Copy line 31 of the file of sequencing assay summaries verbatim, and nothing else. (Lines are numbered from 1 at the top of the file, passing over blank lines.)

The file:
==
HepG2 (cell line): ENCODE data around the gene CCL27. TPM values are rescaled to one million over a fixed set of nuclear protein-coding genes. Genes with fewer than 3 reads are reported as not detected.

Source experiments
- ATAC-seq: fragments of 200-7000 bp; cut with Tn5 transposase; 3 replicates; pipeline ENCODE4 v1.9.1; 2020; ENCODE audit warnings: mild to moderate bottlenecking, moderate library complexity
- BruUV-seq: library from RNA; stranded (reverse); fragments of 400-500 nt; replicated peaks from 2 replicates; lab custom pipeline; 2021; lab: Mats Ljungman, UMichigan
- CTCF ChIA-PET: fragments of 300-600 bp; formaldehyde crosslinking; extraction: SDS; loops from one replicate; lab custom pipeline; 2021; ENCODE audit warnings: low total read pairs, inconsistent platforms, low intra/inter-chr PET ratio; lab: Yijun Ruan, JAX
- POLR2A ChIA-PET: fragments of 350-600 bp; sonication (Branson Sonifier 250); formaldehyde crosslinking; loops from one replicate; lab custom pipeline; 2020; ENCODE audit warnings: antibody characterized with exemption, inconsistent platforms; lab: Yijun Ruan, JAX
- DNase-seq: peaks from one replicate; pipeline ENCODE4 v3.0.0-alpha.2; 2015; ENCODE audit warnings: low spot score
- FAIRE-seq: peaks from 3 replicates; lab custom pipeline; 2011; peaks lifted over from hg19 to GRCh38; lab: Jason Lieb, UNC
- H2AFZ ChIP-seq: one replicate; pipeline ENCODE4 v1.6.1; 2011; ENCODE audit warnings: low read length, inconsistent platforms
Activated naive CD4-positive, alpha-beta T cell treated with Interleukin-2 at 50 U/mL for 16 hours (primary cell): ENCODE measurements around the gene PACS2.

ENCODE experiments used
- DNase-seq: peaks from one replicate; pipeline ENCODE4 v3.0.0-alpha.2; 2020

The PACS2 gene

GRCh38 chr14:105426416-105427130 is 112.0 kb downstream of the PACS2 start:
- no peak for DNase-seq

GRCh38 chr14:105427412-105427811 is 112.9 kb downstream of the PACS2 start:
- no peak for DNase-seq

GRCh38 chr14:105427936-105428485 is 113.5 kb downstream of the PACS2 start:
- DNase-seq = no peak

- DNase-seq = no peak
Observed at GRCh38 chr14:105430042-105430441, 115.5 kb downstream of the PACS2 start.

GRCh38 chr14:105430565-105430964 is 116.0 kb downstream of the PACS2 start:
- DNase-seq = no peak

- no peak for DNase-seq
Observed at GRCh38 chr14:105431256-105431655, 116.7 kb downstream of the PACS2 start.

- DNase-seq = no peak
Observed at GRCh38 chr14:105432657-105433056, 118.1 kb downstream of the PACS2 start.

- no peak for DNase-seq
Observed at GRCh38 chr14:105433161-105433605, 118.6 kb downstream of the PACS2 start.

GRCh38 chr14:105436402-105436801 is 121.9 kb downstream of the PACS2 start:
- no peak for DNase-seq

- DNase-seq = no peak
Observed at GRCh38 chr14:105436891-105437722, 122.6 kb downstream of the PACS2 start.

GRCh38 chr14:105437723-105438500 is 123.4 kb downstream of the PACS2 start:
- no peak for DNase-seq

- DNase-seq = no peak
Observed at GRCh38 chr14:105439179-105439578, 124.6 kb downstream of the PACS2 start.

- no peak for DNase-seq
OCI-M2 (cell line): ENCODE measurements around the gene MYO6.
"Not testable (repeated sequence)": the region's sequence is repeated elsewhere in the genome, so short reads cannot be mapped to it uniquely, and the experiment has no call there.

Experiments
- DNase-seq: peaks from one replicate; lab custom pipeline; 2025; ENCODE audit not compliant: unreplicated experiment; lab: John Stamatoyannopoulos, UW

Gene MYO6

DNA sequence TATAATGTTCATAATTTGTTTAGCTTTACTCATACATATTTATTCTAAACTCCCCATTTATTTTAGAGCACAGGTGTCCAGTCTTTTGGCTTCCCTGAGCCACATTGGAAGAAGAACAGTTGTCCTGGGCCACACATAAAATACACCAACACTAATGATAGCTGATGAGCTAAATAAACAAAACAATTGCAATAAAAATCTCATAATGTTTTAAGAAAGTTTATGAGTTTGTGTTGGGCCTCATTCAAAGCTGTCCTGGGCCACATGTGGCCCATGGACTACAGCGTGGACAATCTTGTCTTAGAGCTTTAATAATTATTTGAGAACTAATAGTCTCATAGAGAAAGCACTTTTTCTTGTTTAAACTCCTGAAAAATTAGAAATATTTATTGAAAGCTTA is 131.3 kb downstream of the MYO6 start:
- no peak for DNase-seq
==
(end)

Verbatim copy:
- no peak for DNase-seq